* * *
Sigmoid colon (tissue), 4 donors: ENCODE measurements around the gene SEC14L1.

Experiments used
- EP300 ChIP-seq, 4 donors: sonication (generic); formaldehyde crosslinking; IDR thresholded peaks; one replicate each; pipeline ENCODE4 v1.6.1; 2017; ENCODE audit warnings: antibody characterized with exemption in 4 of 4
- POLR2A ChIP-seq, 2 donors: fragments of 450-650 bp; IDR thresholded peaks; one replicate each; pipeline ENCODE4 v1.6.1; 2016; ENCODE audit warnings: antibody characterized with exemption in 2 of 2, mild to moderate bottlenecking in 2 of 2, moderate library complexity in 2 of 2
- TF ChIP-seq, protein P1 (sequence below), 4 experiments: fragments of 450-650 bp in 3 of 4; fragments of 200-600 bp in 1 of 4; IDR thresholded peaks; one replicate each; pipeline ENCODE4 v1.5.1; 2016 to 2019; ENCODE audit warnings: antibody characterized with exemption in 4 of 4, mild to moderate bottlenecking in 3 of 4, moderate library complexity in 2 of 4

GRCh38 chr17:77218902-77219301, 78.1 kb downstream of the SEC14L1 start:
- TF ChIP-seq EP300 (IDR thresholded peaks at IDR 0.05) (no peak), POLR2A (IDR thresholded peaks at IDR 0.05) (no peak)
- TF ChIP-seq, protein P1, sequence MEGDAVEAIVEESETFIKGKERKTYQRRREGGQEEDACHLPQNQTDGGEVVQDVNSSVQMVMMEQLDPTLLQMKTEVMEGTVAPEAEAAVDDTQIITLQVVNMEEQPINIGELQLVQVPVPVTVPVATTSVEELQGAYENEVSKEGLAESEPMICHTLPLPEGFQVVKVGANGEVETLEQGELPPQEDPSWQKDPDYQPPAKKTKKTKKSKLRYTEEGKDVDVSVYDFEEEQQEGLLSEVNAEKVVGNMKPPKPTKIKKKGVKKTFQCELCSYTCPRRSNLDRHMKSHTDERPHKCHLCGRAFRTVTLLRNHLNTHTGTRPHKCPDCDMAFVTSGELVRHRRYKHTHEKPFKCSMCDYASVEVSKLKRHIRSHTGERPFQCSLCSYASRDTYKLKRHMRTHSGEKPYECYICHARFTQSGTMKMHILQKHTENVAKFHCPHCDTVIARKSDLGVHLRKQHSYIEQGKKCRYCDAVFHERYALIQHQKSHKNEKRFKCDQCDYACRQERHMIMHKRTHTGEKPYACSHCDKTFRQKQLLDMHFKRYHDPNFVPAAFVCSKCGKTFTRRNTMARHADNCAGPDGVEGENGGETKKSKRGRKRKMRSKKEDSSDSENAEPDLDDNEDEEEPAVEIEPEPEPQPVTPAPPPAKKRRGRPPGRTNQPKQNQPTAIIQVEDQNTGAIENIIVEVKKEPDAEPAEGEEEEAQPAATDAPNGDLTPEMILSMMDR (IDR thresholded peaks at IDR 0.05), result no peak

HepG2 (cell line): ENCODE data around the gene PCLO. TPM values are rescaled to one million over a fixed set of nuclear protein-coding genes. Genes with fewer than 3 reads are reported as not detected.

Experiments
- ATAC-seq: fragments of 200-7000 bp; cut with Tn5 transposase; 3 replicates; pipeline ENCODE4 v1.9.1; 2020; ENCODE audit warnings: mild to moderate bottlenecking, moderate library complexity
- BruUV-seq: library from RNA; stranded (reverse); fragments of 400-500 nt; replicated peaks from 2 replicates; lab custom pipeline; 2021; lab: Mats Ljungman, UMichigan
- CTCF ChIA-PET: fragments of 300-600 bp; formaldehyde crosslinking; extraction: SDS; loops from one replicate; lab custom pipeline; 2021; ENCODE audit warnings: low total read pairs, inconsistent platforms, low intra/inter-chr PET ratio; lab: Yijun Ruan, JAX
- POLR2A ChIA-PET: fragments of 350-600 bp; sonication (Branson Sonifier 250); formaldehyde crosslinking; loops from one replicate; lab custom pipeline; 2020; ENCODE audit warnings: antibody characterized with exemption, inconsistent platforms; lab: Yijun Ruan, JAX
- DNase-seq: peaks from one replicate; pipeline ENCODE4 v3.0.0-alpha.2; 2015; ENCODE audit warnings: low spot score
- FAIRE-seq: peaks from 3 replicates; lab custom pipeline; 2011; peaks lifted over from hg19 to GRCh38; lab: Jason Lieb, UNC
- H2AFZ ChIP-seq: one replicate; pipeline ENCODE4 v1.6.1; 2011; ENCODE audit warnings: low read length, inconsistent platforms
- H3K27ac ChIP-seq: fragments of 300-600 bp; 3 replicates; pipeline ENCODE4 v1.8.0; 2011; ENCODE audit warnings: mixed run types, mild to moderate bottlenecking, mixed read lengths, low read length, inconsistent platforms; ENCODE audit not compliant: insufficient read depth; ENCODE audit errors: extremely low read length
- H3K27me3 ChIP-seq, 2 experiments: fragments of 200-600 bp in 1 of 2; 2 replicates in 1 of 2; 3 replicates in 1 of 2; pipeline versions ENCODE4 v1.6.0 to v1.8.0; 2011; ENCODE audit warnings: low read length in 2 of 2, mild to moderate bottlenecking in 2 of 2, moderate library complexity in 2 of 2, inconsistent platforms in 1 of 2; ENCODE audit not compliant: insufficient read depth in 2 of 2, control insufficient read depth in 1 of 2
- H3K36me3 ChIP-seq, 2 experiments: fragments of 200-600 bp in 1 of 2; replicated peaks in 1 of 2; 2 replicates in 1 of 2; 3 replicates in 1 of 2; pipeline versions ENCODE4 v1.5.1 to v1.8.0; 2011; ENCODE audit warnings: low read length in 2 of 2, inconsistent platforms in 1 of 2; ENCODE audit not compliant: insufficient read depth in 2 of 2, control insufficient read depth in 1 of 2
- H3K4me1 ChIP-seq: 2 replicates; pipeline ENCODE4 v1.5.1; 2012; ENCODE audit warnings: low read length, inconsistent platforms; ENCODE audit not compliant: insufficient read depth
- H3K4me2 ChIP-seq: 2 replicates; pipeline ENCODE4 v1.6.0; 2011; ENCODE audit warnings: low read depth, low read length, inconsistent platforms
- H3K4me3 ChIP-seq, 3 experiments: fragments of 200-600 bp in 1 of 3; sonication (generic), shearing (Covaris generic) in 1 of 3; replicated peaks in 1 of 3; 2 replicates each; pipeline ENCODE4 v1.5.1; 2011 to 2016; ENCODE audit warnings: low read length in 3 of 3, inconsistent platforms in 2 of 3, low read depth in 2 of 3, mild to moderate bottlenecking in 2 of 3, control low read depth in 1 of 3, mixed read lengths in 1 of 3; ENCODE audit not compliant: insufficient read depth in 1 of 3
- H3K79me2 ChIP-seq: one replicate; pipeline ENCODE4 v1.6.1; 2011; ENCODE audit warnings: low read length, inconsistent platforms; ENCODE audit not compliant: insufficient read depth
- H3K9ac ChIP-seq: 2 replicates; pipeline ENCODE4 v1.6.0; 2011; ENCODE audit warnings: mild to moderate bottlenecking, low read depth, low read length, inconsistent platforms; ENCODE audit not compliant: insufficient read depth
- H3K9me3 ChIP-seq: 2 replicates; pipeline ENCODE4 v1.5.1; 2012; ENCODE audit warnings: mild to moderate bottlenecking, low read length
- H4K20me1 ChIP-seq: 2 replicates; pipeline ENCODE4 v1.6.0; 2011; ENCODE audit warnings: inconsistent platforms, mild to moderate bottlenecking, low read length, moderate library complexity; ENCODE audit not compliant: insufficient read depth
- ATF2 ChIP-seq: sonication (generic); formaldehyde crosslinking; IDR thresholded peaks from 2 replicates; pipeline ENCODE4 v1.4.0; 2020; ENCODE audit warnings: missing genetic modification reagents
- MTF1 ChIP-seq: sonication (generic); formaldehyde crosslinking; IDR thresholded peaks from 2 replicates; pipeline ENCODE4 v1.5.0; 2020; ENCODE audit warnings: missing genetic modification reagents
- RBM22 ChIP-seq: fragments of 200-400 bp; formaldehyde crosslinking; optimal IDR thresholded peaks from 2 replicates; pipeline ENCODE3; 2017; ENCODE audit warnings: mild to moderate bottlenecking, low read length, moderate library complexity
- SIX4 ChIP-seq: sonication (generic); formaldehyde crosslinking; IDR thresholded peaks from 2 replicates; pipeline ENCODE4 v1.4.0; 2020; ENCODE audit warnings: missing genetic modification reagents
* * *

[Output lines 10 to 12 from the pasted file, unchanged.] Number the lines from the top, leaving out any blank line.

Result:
Experiments
- ATAC-seq: fragments of 200-7000 bp; cut with Tn5 transposase; 3 replicates; pipeline ENCODE4 v1.9.1; 2020; ENCODE audit warnings: mild to moderate bottlenecking, moderate library complexity
- BruUV-seq: library from RNA; stranded (reverse); fragments of 400-500 nt; replicated peaks from 2 replicates; lab custom pipeline; 2021; lab: Mats Ljungman, UMichigan